I joined the Army aged 20, in April 2001. I served for 5 years, during which I was deployed to Iraq for 8 months working within the Weapons Intelligence Section, investigating IED’s.
I left the Army in 2006 and joined the emergency services. Serving as an operational officer within a civilian environment, I immediately identified that my deployment to Iraq had effected my mental health. I sought out CBT to help develop coping mechanism for the triggers identified and at that point was happy that I had left the Army seemingly unscathed.
In November 2017, while working on Bonfire Night, my vehicle was ambushed by fireworks, which triggered my PTSD. Although I had earlier identified coping mechanisms to deal with the actual fireworks on the night, I had not identified coping mechanisms to deal with the fact the Army could still effect my mental health so long after my service.
In the months that followed, my mental health deteriorated so much that I was considering suicide.
Despite being part of a large Government organisation, the support available was not suitable for veterans and as I was not physically injured during my Army service, I did not think that I was eligible for the support of veteran charities and did not want to waste valuable resources.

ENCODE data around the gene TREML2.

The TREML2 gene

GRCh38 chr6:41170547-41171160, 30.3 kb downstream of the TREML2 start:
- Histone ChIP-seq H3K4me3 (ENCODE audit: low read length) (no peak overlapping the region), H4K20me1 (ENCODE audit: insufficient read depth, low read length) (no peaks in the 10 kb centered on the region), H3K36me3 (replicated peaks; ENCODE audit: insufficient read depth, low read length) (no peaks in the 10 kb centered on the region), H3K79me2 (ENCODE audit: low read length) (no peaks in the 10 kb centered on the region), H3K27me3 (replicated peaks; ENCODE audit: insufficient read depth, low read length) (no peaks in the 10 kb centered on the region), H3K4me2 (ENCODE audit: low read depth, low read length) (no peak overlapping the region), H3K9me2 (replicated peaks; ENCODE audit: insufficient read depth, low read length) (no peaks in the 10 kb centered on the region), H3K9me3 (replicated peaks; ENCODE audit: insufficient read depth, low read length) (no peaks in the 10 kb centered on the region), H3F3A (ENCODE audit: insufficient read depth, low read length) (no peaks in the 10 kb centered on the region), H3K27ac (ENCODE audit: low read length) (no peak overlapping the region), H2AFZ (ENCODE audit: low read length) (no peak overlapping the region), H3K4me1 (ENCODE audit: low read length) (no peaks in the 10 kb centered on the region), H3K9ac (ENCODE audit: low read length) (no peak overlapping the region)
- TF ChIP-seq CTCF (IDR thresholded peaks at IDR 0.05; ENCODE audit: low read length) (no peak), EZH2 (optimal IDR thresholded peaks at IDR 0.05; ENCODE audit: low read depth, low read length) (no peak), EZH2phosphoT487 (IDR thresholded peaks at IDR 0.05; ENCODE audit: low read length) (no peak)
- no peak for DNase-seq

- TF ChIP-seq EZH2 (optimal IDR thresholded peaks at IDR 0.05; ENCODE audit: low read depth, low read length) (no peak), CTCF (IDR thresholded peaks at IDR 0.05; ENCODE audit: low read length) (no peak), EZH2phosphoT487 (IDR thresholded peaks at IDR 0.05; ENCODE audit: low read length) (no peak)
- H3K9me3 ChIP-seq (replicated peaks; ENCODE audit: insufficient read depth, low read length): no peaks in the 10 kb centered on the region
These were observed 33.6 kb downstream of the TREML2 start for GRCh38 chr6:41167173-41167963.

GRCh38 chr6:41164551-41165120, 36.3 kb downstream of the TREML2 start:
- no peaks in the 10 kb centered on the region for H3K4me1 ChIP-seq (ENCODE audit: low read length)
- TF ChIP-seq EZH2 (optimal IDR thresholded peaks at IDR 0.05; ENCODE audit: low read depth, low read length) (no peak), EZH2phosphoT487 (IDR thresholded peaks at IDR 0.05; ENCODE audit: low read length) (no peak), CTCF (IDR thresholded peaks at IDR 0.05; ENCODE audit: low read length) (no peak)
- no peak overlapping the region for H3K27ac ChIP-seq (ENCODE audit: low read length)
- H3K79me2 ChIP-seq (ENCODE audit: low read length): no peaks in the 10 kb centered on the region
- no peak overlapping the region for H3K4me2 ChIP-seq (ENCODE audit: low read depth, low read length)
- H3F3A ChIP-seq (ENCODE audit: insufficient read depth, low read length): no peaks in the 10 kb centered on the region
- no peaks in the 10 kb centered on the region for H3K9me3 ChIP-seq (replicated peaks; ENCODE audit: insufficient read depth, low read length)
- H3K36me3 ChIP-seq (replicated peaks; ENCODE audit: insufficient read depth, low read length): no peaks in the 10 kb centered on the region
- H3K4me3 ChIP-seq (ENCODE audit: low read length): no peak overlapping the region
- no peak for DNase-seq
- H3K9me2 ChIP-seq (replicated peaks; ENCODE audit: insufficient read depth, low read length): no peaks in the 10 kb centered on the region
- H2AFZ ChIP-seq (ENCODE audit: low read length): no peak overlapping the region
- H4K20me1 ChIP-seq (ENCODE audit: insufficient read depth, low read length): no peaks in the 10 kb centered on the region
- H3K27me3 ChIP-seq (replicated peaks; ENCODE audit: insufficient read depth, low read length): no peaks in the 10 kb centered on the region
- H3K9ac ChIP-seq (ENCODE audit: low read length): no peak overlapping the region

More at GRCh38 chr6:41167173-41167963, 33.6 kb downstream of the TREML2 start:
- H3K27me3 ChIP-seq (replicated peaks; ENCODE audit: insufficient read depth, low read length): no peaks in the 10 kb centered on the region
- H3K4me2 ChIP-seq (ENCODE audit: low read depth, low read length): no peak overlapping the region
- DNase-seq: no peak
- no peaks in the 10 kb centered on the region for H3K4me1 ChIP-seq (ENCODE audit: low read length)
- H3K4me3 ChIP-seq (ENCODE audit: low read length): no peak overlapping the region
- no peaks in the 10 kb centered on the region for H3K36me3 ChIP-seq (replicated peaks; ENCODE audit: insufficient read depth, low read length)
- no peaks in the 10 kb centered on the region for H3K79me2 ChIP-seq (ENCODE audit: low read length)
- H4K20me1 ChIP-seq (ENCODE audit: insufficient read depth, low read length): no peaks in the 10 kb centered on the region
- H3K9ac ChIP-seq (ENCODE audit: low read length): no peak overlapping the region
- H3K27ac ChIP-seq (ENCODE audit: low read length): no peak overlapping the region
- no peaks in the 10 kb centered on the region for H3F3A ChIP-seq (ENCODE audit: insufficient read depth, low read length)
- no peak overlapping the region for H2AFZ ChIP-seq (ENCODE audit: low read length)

In February 2018, my best friend who had previously attended the Ski Week with SWV identified that I was at my lowest point and convinced me to seek support from an EFT counsellor used by SWV and to make contact with SWV to see if there was any long term support available.
In March 2019, I attended the Ski Week in Switzerland, continued EFT counselling and was assigned a mentor who I am still in contact with.
As a result of the EFT, I established coping mechanisms to deal with the emotional impacts of my Army service and it has provided me with the tools to deal with difficult situations since.
I was unsure what to expect from the mentoring scheme, but its impact has been invaluable for me. The routine and structure of having informal meetings with someone who I would not normal engage with has led to a significant increase in my confidence and self-esteem.
I made the decision to engage with the charity as much as possible and as a result my mental health is probably the best it’s been in a very long time and I now feel that I have the emotional tools to maintain that moving forward. The changes made also gave me the self-belief to seek, and achieve promotion at work, switching roles to improve my work life balance.